Install

Get the latest updates as we post them — right on your browser

. Last Updated: 07/27/2016

Guardian Angel for Orphan Dogs

Nina Starostina's heart is bigger than her apartment.


Visitors to her three-room flat are met by a cacophony of barks and howls. Jim, a healthy red-brown mutt, growls from underneath a kitchen table, while Naida, a black resemblance of a Chihuahua, yelps in defense of her mistress. A litter of six black-and-gray puppies suckle in the hallway, and a huge black Belgian shepherd lounges on the bed. Other dogs fight with a rug, while a cat watches it all from a hat rack, meowing nervously.


"I've lost count, but there are more than 20 of them," said Starostina. "I never thought I'd end up with so many. I'm too soft-hearted."


Starostina is one of a handful of animal lovers who have turned their cramped quarters into dog pounds to provide homes for the rising number of strays in Moscow. But what started as a hobby has taken over these people's lives, and they are looking desperately for a new home for their canine orphans. Another woman Starostina knows has 30 dogs. A third woman has run out of food for her dogs and was malnourished herself, Starostina said.


Alexander Romanovich, editor of Drug (Friend), a magazine for dog lovers, estimates that roughly 10,000 stray dogs roam the city's streets, parks and waste dumps. Starostina said the poor abandon their dogs because inflation has pushed up the price of food, and the rich banish their dogs in favor of pets with a purer pedigree.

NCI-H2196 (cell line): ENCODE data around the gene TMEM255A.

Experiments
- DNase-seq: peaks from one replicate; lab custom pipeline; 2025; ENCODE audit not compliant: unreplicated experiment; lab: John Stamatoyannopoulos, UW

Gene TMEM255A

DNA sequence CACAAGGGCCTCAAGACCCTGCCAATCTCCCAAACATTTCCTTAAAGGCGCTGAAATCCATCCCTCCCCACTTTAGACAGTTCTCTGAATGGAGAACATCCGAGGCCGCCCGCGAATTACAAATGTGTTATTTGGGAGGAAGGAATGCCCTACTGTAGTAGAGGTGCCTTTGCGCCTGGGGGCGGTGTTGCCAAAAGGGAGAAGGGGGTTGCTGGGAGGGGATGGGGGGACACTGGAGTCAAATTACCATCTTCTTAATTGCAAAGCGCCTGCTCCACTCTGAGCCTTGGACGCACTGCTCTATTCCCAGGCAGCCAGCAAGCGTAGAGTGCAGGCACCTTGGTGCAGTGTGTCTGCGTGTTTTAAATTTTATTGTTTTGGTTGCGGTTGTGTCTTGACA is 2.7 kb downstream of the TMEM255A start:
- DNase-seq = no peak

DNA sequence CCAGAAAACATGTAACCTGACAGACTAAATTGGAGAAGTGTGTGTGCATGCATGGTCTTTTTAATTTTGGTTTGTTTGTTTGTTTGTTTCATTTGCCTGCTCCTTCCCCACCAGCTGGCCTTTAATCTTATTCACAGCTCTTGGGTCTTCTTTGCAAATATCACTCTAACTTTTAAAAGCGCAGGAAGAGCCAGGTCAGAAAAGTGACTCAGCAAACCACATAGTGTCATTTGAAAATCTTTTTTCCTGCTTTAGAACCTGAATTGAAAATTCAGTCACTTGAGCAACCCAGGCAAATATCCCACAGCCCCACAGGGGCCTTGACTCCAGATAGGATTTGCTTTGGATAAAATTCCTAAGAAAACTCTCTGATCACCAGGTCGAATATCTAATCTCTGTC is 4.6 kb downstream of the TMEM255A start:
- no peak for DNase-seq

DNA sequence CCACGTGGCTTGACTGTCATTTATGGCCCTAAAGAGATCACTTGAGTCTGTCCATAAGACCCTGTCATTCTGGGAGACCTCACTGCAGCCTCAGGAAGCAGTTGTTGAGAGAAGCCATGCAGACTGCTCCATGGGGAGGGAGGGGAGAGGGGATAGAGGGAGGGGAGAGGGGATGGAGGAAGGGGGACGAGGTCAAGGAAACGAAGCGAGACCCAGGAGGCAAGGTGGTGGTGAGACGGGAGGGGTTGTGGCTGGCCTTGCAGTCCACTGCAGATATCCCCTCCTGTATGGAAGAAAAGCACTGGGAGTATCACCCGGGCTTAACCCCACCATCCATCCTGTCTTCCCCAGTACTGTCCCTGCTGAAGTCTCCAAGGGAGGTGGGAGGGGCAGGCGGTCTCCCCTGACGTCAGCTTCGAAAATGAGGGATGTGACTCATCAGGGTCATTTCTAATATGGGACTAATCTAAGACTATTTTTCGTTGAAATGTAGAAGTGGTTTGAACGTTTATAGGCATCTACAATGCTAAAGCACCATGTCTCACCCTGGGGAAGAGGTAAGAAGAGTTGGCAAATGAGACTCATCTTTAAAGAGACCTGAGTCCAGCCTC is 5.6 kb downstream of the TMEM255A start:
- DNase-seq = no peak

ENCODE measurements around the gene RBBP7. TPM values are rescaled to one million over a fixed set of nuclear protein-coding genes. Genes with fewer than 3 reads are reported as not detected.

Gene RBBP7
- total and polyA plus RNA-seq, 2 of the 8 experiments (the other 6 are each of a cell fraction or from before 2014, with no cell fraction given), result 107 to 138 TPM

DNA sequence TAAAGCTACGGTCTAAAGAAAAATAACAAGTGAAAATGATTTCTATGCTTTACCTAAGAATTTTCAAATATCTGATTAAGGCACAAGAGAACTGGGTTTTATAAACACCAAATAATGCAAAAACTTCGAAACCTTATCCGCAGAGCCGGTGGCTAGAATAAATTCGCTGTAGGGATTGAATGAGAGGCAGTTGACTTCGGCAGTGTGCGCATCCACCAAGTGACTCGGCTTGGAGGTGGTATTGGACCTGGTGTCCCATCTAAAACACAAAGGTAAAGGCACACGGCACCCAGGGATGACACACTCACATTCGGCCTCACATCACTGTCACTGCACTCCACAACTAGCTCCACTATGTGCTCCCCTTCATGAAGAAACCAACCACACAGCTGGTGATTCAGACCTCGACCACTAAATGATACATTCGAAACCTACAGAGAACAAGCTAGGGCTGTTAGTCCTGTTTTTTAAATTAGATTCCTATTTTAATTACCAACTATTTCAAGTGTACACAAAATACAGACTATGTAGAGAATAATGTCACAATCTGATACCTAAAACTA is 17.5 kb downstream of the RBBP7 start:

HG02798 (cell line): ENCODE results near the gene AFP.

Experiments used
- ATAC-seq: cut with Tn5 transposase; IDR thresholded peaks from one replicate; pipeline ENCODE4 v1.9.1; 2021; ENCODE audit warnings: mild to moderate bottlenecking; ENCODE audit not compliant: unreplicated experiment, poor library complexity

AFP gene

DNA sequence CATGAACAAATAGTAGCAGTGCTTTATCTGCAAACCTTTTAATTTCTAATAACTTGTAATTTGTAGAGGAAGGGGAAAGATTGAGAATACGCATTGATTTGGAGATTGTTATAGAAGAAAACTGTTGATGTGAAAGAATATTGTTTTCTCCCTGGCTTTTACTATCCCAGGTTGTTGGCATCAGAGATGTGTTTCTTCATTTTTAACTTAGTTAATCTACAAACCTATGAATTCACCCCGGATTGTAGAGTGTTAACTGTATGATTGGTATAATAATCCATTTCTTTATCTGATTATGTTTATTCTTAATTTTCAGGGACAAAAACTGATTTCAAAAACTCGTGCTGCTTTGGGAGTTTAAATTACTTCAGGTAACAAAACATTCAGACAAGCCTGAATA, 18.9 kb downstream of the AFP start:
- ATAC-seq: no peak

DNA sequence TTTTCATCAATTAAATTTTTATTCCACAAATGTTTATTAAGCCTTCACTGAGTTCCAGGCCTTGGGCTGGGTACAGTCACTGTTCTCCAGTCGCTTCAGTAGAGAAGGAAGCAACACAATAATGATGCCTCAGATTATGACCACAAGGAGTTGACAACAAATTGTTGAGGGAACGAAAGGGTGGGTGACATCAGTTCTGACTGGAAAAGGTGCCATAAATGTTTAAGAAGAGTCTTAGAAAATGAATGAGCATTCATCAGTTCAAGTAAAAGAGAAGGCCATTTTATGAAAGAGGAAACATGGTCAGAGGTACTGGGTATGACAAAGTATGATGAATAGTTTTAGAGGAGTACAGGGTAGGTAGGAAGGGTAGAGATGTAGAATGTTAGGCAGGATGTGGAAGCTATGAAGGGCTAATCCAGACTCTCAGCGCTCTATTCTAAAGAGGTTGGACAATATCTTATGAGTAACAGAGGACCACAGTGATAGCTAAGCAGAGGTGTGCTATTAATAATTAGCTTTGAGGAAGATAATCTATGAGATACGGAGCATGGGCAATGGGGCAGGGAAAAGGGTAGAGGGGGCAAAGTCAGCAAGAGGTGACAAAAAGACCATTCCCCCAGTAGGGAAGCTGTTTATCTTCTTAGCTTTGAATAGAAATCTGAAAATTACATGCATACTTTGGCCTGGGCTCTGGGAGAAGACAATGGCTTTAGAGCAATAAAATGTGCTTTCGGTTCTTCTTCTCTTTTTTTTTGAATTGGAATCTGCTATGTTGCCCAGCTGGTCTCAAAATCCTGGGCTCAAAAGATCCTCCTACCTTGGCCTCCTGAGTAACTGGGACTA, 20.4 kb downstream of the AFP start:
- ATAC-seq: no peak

Gennady Pogrebnyak, deputy head of the city's veterinarian department, said the city has few resources to cope with the rise in homeless hounds. There is only one city-run dog pound, which holds only 10 dogs. If they are not claimed, they are killed after three days to make room for newcomers. The number of dogcatchers has been cut to only three teams. Pogrebnyak said the city had recently asked each of its 10 districts to set up dog pounds, but had not provided any funding.


Starostina said she decided to devote her life to saving stray dogs after visiting the pound. "It's awful there," she said. "They are not fed there. They just sit there and wait for death."


Staff at the pound refused to let a reporter in, or to answer questions.


Starostina, who has taught Latin at a medical school, said she convinced the pound's veterinarian to hand over dozens of stray puppies. She then washed them, rid them of fleas, and sold them to passersby on the street.


"But some animals were ill and had to be treated," she said. "By the time they had recovered, they had grown big, and no one would take them. So I shifted my priorities. If puppies are worth saving, why not full-grown dogs?" Soon word got out that Starostina could not say no, and she began finding sick dogs, pregnant dogs and whole litters abandoned on her doorstep. When a neighbor was murdered, Starostina adopted her dog, too.


At least twice a day, Starostina takes all the full-grown dogs for a walk and visits a nearby school cafeteria to collect leftover food for the animals. Oleg Shchekaturov and his wife, who saw a documentary about Starostina on television, are among a number of volunteers who bring in donations and bags full of leftovers, collected from neighbors.


In the meantime, Starostina's mission of mercy is becoming a strain. "I don't know how to get out of this mess," Starostina said. "The neighbors are going mad. I can't leave the house."


"They give me a lot of joy too -- when they don't bark," she added with a tender smile at Jim. "But I'm tired. I would like to move them somewhere else. Is there anyone who can help?"





Dog lovers can call Starostina at 392-2654.